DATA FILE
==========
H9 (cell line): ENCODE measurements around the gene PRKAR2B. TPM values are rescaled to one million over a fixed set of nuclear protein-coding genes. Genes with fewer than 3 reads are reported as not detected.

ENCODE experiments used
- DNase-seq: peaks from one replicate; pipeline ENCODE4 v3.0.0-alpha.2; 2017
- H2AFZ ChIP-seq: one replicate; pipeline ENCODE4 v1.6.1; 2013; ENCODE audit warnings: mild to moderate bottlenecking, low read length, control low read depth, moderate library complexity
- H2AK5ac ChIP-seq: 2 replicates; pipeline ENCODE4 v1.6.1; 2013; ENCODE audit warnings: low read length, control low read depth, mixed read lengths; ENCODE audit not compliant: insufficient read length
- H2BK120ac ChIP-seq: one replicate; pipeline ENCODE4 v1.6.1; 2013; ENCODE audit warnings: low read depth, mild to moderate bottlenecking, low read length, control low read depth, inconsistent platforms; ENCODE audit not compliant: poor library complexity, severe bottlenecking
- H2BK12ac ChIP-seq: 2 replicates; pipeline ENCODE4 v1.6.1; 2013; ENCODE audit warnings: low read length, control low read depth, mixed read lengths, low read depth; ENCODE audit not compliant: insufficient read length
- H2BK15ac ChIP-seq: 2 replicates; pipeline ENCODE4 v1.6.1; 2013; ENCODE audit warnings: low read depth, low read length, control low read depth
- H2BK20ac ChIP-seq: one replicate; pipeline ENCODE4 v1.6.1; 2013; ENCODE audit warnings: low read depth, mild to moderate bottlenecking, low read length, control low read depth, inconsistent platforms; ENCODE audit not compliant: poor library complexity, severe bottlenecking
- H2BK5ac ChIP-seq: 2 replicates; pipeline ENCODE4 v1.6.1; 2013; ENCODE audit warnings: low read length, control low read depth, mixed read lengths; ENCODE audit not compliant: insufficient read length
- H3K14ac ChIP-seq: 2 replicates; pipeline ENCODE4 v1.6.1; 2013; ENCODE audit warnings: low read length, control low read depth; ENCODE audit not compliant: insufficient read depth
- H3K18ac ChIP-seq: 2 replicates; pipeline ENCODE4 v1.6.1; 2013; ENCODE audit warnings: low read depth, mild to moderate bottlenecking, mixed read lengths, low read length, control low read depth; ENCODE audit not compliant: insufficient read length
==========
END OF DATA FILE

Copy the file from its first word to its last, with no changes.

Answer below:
H9 (cell line): ENCODE measurements around the gene PRKAR2B. TPM values are rescaled to one million over a fixed set of nuclear protein-coding genes. Genes with fewer than 3 reads are reported as not detected.

ENCODE experiments used
- DNase-seq: peaks from one replicate; pipeline ENCODE4 v3.0.0-alpha.2; 2017
- H2AFZ ChIP-seq: one replicate; pipeline ENCODE4 v1.6.1; 2013; ENCODE audit warnings: mild to moderate bottlenecking, low read length, control low read depth, moderate library complexity
- H2AK5ac ChIP-seq: 2 replicates; pipeline ENCODE4 v1.6.1; 2013; ENCODE audit warnings: low read length, control low read depth, mixed read lengths; ENCODE audit not compliant: insufficient read length
- H2BK120ac ChIP-seq: one replicate; pipeline ENCODE4 v1.6.1; 2013; ENCODE audit warnings: low read depth, mild to moderate bottlenecking, low read length, control low read depth, inconsistent platforms; ENCODE audit not compliant: poor library complexity, severe bottlenecking
- H2BK12ac ChIP-seq: 2 replicates; pipeline ENCODE4 v1.6.1; 2013; ENCODE audit warnings: low read length, control low read depth, mixed read lengths, low read depth; ENCODE audit not compliant: insufficient read length
- H2BK15ac ChIP-seq: 2 replicates; pipeline ENCODE4 v1.6.1; 2013; ENCODE audit warnings: low read depth, low read length, control low read depth
- H2BK20ac ChIP-seq: one replicate; pipeline ENCODE4 v1.6.1; 2013; ENCODE audit warnings: low read depth, mild to moderate bottlenecking, low read length, control low read depth, inconsistent platforms; ENCODE audit not compliant: poor library complexity, severe bottlenecking
- H2BK5ac ChIP-seq: 2 replicates; pipeline ENCODE4 v1.6.1; 2013; ENCODE audit warnings: low read length, control low read depth, mixed read lengths; ENCODE audit not compliant: insufficient read length
- H3K14ac ChIP-seq: 2 replicates; pipeline ENCODE4 v1.6.1; 2013; ENCODE audit warnings: low read length, control low read depth; ENCODE audit not compliant: insufficient read depth
- H3K18ac ChIP-seq: 2 replicates; pipeline ENCODE4 v1.6.1; 2013; ENCODE audit warnings: low read depth, mild to moderate bottlenecking, mixed read lengths, low read length, control low read depth; ENCODE audit not compliant: insufficient read length